Compare any two graphics cards:
GeForce GTX 280 vs GeForce GTX 560 Ti
IntroThe GeForce GTX 280 features a clock speed of 602 MHz and a GDDR3 memory frequency of 1107 MHz. It also makes use of a 512-bit bus, and makes use of a 65 nm design. It is comprised of 240 SPUs, 80 TAUs, and 32 Raster Operation Units.
Compare all that to the GeForce GTX 560 Ti, which has a clock speed of 822 MHz and a GDDR5 memory speed of 1002 MHz. It also features a 256-bit bus, and makes use of a 40 nm design. It features 384 SPUs, 64 TAUs, and 32 ROPs.
(No game benchmarks for this combination yet.)
Power Usage and Theoretical Benchmarks
Power Consumption (Max TDP)
The GeForce GTX 280, in theory, should perform just a bit faster than the GeForce GTX 560 Ti overall. (explain)
Texel RateThe GeForce GTX 560 Ti should be a small bit (about 9%) more effective at texture filtering than the GeForce GTX 280. (explain)
Pixel RateThe GeForce GTX 560 Ti should be much (approximately 37%) more effective at FSAA than the GeForce GTX 280, and also should be able to handle higher resolutions while still performing well. (explain)
Please note that the above 'benchmarks' are all just theoretical - the results were calculated based on the card's specifications, and real-world performance may (and probably will) vary at least a bit.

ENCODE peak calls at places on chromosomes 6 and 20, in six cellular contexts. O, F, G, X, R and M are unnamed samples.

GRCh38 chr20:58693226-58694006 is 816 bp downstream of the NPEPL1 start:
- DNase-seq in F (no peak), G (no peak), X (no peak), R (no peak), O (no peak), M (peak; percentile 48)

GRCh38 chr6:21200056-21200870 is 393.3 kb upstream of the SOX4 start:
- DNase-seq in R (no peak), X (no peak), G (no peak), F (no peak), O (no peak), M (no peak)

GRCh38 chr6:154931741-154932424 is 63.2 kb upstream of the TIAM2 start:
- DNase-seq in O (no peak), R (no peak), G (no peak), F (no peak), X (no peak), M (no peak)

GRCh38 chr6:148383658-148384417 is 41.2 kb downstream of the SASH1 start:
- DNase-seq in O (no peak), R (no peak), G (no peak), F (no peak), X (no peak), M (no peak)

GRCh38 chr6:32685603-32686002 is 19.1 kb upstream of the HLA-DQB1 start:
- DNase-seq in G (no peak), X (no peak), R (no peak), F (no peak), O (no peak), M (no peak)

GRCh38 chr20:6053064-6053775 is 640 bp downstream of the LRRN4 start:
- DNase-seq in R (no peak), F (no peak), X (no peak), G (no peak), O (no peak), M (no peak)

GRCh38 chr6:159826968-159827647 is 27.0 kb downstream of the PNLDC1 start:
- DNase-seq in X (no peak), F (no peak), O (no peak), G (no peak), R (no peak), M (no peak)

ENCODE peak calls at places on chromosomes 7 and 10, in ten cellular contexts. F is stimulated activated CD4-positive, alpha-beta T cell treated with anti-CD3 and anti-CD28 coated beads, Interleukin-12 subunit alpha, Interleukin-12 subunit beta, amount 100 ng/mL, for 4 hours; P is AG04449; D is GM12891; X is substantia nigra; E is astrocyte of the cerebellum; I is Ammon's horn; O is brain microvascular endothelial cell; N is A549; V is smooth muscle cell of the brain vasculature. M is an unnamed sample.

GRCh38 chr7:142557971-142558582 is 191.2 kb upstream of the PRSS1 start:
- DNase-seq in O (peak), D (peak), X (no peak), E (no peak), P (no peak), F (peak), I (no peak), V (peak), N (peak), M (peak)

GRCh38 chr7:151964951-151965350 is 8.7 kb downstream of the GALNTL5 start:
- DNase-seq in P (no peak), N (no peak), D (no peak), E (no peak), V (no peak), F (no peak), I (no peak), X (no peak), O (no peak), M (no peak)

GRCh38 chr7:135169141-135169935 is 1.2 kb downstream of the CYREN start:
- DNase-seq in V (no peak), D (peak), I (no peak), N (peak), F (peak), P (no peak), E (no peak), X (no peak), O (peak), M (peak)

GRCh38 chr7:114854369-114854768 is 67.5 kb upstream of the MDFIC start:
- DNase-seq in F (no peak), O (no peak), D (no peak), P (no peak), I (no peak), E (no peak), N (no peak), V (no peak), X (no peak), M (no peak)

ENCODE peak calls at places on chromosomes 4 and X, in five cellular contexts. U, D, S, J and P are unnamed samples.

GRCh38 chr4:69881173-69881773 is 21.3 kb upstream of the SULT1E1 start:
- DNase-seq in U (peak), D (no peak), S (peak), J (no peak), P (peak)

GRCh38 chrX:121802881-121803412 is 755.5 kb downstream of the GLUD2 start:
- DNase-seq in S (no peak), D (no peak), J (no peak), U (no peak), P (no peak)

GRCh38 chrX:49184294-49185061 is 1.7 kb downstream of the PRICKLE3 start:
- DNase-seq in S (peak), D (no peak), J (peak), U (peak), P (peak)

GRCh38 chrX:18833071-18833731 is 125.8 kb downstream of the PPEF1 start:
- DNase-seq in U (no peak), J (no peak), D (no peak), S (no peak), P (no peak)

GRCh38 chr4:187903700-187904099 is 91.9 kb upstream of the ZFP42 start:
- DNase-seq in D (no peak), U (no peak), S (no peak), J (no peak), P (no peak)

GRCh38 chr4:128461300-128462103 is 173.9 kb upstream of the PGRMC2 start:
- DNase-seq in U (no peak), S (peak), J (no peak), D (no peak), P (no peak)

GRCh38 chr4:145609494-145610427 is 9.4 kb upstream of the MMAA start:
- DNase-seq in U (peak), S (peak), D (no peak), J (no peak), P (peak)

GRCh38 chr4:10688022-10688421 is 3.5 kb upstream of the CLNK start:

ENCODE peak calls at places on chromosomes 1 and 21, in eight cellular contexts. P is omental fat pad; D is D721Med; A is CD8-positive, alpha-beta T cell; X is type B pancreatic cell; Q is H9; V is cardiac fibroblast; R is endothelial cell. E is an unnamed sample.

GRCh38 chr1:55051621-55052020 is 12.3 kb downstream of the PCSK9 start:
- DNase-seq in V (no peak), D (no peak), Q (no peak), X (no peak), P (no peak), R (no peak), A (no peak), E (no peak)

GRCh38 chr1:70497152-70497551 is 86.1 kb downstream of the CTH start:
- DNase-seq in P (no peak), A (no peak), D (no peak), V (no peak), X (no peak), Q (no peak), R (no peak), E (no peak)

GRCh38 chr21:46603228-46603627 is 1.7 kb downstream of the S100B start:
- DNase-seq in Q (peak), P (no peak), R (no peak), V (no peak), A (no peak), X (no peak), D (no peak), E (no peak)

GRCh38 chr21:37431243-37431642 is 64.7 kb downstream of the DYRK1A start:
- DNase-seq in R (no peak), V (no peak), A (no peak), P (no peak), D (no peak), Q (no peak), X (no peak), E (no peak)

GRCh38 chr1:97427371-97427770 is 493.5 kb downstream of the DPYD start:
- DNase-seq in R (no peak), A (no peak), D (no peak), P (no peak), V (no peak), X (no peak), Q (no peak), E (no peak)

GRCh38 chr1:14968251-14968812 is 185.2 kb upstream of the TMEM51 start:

Please note that the price comparisons are based on search keywords - sometimes it might show cards with very similar names that are not exactly the same as the one chosen in the comparison. We do try to filter out the wrong results as best we can, though.
Memory Bandwidth: Bandwidth is the maximum amount of data (in units of megabytes per second) that can be moved over the external memory interface within a second. The number is calculated by multiplying the card's interface width by the speed of its memory. If it uses DDR type memory, the result should be multiplied by 2 again. If DDR5, multiply by ANOTHER 2x. The higher the bandwidth is, the faster the card will be in general. It especially helps with anti-aliasing, High Dynamic Range and higher screen resolutions.
Texel Rate: Texel rate is the maximum amount of texture map elements (texels) that can be processed in one second. This number is worked out by multiplying the total texture units by the core clock speed of the chip. The higher the texel rate, the better the card will be at texture filtering (anisotropic filtering - AF). It is measured in millions of texels applied in one second.
Pixel Rate: Pixel rate is the maximum number of pixels the graphics card can possibly record to its local memory in a second - measured in millions of pixels per second. The number is worked out by multiplying the number of ROPs by the the core speed of the card. ROPs (Raster Operations Pipelines - sometimes also referred to as Render Output Units) are responsible for outputting the pixels (image) to the screen. The actual pixel fill rate is also dependant on many other factors, most notably the memory bandwidth - the lower the bandwidth is, the lower the potential to get to the maximum fill rate.